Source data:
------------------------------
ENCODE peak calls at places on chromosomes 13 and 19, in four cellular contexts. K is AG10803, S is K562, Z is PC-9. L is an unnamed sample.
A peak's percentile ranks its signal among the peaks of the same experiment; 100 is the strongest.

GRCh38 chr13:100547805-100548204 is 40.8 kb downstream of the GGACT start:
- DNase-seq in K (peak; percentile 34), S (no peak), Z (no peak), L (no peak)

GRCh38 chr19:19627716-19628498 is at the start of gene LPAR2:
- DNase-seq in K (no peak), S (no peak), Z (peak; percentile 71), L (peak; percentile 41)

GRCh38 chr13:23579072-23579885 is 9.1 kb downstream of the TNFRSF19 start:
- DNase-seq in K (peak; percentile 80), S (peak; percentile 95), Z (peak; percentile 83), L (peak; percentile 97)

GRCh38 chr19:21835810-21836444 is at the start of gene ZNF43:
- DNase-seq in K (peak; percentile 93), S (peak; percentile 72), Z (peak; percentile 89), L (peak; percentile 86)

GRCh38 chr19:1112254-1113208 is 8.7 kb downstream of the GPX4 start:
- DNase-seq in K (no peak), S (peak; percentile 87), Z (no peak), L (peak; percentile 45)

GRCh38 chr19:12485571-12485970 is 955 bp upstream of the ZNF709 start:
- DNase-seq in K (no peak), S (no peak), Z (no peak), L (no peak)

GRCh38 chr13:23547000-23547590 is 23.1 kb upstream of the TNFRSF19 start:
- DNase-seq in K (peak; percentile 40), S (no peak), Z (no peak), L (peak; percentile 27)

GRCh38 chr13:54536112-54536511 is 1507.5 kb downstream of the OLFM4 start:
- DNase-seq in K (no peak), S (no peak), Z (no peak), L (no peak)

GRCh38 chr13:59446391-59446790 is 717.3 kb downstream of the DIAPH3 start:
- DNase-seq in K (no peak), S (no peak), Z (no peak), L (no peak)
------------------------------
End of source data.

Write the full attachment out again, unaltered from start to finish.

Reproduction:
ENCODE peak calls at places on chromosomes 13 and 19, in four cellular contexts. K is AG10803, S is K562, Z is PC-9. L is an unnamed sample.
A peak's percentile ranks its signal among the peaks of the same experiment; 100 is the strongest.

GRCh38 chr13:100547805-100548204 is 40.8 kb downstream of the GGACT start:
- DNase-seq in K (peak; percentile 34), S (no peak), Z (no peak), L (no peak)

GRCh38 chr19:19627716-19628498 is at the start of gene LPAR2:
- DNase-seq in K (no peak), S (no peak), Z (peak; percentile 71), L (peak; percentile 41)

GRCh38 chr13:23579072-23579885 is 9.1 kb downstream of the TNFRSF19 start:
- DNase-seq in K (peak; percentile 80), S (peak; percentile 95), Z (peak; percentile 83), L (peak; percentile 97)

GRCh38 chr19:21835810-21836444 is at the start of gene ZNF43:
- DNase-seq in K (peak; percentile 93), S (peak; percentile 72), Z (peak; percentile 89), L (peak; percentile 86)

GRCh38 chr19:1112254-1113208 is 8.7 kb downstream of the GPX4 start:
- DNase-seq in K (no peak), S (peak; percentile 87), Z (no peak), L (peak; percentile 45)

GRCh38 chr19:12485571-12485970 is 955 bp upstream of the ZNF709 start:
- DNase-seq in K (no peak), S (no peak), Z (no peak), L (no peak)

GRCh38 chr13:23547000-23547590 is 23.1 kb upstream of the TNFRSF19 start:
- DNase-seq in K (peak; percentile 40), S (no peak), Z (no peak), L (peak; percentile 27)

GRCh38 chr13:54536112-54536511 is 1507.5 kb downstream of the OLFM4 start:
- DNase-seq in K (no peak), S (no peak), Z (no peak), L (no peak)

GRCh38 chr13:59446391-59446790 is 717.3 kb downstream of the DIAPH3 start:
- DNase-seq in K (no peak), S (no peak), Z (no peak), L (no peak)